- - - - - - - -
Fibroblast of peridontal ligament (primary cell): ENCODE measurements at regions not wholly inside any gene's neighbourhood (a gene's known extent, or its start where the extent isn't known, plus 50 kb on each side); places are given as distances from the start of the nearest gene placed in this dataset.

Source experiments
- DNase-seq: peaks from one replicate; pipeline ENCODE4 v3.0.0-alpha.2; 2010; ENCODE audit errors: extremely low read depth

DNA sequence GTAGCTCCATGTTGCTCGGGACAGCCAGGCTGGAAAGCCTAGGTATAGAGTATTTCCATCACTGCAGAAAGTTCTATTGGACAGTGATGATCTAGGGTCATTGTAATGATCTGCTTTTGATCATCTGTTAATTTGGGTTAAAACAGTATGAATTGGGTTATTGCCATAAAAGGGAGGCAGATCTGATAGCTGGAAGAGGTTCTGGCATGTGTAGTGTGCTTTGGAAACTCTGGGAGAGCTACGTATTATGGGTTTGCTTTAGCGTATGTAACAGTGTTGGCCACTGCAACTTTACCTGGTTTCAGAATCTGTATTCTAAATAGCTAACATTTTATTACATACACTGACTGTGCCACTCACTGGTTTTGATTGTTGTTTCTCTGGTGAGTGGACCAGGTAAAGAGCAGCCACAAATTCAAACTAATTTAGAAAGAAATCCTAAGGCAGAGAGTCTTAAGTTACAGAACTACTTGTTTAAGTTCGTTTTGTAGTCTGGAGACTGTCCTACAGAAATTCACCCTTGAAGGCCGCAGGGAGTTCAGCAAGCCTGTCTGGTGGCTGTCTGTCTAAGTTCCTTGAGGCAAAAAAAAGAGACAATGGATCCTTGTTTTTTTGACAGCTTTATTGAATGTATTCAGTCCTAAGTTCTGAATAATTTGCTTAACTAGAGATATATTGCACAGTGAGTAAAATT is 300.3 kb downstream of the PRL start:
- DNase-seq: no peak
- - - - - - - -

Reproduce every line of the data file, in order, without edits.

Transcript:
Fibroblast of peridontal ligament (primary cell): ENCODE measurements at regions not wholly inside any gene's neighbourhood (a gene's known extent, or its start where the extent isn't known, plus 50 kb on each side); places are given as distances from the start of the nearest gene placed in this dataset.

Source experiments
- DNase-seq: peaks from one replicate; pipeline ENCODE4 v3.0.0-alpha.2; 2010; ENCODE audit errors: extremely low read depth

DNA sequence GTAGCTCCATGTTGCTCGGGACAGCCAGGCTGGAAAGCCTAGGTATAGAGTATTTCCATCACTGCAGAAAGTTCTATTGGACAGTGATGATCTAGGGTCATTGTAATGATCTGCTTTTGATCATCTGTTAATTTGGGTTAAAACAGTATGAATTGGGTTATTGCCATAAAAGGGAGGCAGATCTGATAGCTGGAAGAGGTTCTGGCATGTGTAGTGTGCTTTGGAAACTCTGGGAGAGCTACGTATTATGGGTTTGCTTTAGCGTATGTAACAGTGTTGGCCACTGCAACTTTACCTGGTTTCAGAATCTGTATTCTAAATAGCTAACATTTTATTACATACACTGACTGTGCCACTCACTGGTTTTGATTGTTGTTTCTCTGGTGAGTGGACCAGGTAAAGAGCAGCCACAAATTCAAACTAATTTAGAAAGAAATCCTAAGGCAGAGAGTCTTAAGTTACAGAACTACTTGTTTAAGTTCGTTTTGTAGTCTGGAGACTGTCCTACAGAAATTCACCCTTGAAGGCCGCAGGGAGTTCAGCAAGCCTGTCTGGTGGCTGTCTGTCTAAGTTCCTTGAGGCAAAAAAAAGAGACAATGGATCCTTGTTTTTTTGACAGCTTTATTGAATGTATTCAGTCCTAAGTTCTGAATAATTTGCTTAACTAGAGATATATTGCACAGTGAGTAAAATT is 300.3 kb downstream of the PRL start:
- DNase-seq: no peak